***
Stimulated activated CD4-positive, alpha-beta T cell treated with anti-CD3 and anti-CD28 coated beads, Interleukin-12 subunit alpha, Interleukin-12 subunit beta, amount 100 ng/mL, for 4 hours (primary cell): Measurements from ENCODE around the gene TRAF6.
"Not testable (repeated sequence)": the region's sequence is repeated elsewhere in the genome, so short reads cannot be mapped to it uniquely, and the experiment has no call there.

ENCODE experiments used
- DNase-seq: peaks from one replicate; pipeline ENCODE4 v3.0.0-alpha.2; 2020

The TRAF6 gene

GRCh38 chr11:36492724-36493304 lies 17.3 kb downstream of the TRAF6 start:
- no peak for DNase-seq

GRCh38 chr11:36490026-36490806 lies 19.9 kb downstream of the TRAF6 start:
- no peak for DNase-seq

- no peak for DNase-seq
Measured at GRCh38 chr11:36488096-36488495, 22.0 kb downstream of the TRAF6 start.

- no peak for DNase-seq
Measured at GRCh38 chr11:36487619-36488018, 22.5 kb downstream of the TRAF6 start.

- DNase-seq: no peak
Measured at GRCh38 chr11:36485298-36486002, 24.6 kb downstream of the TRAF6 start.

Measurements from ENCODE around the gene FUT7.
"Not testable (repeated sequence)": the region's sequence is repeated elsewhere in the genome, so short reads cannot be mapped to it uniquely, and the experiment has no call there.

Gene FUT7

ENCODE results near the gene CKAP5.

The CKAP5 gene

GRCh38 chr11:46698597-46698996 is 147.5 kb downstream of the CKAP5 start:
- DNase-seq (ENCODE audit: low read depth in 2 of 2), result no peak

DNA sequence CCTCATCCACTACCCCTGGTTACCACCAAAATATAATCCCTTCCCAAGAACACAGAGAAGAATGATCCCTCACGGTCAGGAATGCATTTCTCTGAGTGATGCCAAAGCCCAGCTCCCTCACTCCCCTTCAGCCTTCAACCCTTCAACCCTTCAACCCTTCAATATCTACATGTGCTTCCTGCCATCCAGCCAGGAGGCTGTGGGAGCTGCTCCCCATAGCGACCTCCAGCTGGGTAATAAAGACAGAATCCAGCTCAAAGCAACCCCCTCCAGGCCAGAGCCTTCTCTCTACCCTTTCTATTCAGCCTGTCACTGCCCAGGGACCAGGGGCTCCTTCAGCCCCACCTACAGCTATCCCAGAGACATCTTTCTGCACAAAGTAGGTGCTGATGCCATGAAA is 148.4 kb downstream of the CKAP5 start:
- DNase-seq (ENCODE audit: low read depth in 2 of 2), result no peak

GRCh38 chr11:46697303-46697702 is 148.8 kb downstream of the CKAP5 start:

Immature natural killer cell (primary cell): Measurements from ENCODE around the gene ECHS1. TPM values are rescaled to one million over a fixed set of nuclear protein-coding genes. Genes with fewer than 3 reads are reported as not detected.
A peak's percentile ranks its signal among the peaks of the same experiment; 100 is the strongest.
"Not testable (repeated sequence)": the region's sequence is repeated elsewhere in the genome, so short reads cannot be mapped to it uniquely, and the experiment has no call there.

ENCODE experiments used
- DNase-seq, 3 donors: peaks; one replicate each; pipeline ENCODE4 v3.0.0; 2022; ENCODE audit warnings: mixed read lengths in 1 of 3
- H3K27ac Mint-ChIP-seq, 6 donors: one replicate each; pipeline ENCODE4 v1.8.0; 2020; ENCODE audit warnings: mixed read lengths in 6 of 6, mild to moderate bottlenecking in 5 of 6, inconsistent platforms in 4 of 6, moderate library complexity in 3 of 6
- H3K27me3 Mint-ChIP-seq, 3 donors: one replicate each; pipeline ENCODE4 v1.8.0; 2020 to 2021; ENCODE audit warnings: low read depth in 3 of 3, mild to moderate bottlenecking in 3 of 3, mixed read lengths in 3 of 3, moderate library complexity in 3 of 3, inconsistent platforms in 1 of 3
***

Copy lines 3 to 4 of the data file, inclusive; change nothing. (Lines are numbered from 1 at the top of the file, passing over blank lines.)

ENCODE experiments used
- DNase-seq: peaks from one replicate; pipeline ENCODE4 v3.0.0-alpha.2; 2020